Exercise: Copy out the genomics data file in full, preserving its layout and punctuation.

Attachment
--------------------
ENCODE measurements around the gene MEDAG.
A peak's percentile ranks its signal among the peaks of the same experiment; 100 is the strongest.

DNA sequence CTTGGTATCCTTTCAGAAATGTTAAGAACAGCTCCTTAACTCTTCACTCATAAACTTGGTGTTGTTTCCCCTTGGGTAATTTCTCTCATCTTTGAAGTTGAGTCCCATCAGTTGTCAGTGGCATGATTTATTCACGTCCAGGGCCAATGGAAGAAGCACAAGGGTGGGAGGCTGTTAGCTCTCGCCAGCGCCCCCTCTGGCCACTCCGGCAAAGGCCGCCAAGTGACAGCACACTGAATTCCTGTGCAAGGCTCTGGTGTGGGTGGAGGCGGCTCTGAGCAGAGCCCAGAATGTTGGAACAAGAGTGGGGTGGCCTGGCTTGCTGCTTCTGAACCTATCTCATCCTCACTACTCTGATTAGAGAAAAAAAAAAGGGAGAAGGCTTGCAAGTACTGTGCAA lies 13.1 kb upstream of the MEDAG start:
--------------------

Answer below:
ENCODE measurements around the gene MEDAG.
A peak's percentile ranks its signal among the peaks of the same experiment; 100 is the strongest.

DNA sequence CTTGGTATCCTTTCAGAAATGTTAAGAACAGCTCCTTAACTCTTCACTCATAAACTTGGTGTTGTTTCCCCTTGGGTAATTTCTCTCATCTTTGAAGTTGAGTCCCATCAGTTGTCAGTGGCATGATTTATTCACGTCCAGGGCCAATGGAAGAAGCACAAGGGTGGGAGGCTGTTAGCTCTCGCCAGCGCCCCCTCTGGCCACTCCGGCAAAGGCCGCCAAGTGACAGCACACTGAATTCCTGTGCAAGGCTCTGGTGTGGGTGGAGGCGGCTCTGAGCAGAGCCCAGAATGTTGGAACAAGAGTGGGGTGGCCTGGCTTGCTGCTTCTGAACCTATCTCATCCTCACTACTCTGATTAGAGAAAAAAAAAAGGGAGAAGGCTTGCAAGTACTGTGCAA lies 13.1 kb upstream of the MEDAG start: